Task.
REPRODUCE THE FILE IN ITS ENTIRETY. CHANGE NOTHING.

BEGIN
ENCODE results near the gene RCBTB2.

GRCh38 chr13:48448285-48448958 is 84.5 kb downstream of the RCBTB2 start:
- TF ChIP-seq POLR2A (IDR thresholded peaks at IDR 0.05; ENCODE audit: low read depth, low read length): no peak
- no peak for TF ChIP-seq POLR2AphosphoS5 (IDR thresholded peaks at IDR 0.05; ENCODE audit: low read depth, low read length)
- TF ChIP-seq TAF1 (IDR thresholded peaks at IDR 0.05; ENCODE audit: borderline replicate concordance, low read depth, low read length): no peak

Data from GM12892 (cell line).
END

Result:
ENCODE results near the gene RCBTB2.

GRCh38 chr13:48448285-48448958 is 84.5 kb downstream of the RCBTB2 start:
- TF ChIP-seq POLR2A (IDR thresholded peaks at IDR 0.05; ENCODE audit: low read depth, low read length): no peak
- no peak for TF ChIP-seq POLR2AphosphoS5 (IDR thresholded peaks at IDR 0.05; ENCODE audit: low read depth, low read length)
- TF ChIP-seq TAF1 (IDR thresholded peaks at IDR 0.05; ENCODE audit: borderline replicate concordance, low read depth, low read length): no peak

Data from GM12892 (cell line).